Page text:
The second step consists in distributing meticulously the samples in 5 layers. The first layer (75 samples) is destined to be carried out in microgravity; it will be submitted to solar rays. The second (75 samples) will also be submitted to space conditions but it will be protected from solar rays. The last three layers will stay on Earth, where they will be precociously kept at DLR in Cologne.
The EXPOSE facility (480 x 520 x 327,5 mm) is made of three experiment trays into which four square sample carriers (77 x 77 x 26 mm) are fitted. Pictures courtesy of RUAG/Kayser-Threde GmbH.
Cologne takes over
The five layers arrived in Cologne on June 2, 2014, the first two for their launch, while the three others will be compared to the samples placed in microgravity. One will be kept in vacuum at 5°C until the return of the space mission. Another will also be kept in vacuum but it will be submitted to the same conditions of temperature as if it was in space (measurements are regularly sent to DLR from the International Space Station). The last layer will receive an additional dose of photons, as if it was exposed to solar rays.
The sketch of the experimental breakdown of samples between the ISS and DLR Cologne, and the environmental conditions to which they are exposed. In the recent case of the PSS experiment a total of 75 samples can be exposed directly in LEO, with 75 dark controls directly below them (A). The same disposition is reproduced in an irradiation chamber at DLR Cologne (B), with an additional series of samples that will be kept in vacuum, in the dark, at 5° C(C).
Expose-R lift-off from Baikonur on July 23, 2014
Arrival at the International Space Station
At first, the samples stayed inside the station and waited for an astronaut to make an extra-vehicular operation.
Outside the International Space Station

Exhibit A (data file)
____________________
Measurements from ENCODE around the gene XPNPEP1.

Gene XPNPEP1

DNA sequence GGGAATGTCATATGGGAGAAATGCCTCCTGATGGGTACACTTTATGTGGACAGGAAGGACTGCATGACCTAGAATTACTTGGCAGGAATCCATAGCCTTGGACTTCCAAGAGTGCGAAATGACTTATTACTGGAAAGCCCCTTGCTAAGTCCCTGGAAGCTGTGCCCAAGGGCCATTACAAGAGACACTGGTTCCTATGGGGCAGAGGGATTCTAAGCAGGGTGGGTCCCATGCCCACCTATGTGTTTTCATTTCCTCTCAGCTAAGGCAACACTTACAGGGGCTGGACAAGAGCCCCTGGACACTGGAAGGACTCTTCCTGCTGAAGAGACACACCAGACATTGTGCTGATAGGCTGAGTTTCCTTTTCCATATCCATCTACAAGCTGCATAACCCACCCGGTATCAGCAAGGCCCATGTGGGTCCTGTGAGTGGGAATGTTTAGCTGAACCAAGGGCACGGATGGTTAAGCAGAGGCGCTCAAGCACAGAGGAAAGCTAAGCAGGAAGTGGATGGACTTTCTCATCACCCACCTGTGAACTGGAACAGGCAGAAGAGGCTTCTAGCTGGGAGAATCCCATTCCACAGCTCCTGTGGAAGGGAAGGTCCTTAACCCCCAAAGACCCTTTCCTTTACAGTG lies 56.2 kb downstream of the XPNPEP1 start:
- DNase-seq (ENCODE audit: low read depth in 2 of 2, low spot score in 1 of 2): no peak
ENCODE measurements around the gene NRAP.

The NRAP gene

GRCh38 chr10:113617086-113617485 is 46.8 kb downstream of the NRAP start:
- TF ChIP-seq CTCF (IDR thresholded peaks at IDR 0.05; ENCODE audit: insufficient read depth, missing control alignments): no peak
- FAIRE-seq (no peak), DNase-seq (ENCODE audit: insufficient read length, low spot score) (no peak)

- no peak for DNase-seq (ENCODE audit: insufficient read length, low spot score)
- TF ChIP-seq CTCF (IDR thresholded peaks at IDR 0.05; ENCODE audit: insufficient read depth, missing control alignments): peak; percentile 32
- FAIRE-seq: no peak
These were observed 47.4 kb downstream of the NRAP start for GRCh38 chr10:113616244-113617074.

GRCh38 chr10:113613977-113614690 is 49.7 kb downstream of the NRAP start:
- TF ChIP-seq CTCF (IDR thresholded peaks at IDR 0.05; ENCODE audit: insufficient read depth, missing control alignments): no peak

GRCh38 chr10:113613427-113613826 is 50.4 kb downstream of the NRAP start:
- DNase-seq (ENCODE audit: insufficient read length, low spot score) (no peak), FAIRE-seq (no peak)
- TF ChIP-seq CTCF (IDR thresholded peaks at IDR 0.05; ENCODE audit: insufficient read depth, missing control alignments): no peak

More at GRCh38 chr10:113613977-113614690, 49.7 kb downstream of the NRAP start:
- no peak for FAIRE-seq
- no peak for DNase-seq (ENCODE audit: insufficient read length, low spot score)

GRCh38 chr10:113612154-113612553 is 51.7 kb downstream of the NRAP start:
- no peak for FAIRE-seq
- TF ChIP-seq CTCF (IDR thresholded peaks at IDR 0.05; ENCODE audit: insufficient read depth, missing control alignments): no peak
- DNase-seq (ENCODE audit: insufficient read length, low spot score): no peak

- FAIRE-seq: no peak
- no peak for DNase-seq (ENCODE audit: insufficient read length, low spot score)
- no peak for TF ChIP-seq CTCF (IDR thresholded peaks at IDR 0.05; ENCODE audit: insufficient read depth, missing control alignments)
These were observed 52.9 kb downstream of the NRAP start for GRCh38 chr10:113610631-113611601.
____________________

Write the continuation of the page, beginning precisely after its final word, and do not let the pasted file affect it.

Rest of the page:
On August 18, 2014, the cosmonauts Alexander Skvortsov and Oleg Artemyev installed EXPOSE-R2 outside the Station on the Russian part of the orbital complex. To prevent sample contamination produced by the combination of outgassing of the EXPOSE R2 facility and the solar rays, the samples exposed to vacuum and cold, were nonetheless protected from the solar rays by a cover for two months. Then the cosmonauts Alexander Samokutyaev and Maxim Suraev made a new extra-vehicular mission on October 22, 2014 to take the cover off. The samples were then passively submitted to all the space conditions for a while.
BACK TO THE STATION AND TO THE SOYUZ CAPSULE
On February 4, 2016, the Russian cosmonauts Yuri Malenchenko and Sergei Volkov took the EXPOSE-R2 facility back inside the station. It was then placed inside the Soyuz capsule, ready to get back to Earth.
Return to its starting point
The Soyuz capsule landed in Kazakhstan on March 2, 2016. The samples were sent back to Cologne, then to Créteil. They will be extracted from the sample carriers and referenced before being sent again to other European cities and their laboratories of origin. They will be analyzed in the same conditions as before their departure and compared to the samples that stayed on Earth. All tests are expected to be over by October 2016.
The scientists will then interpret the results and write the publications.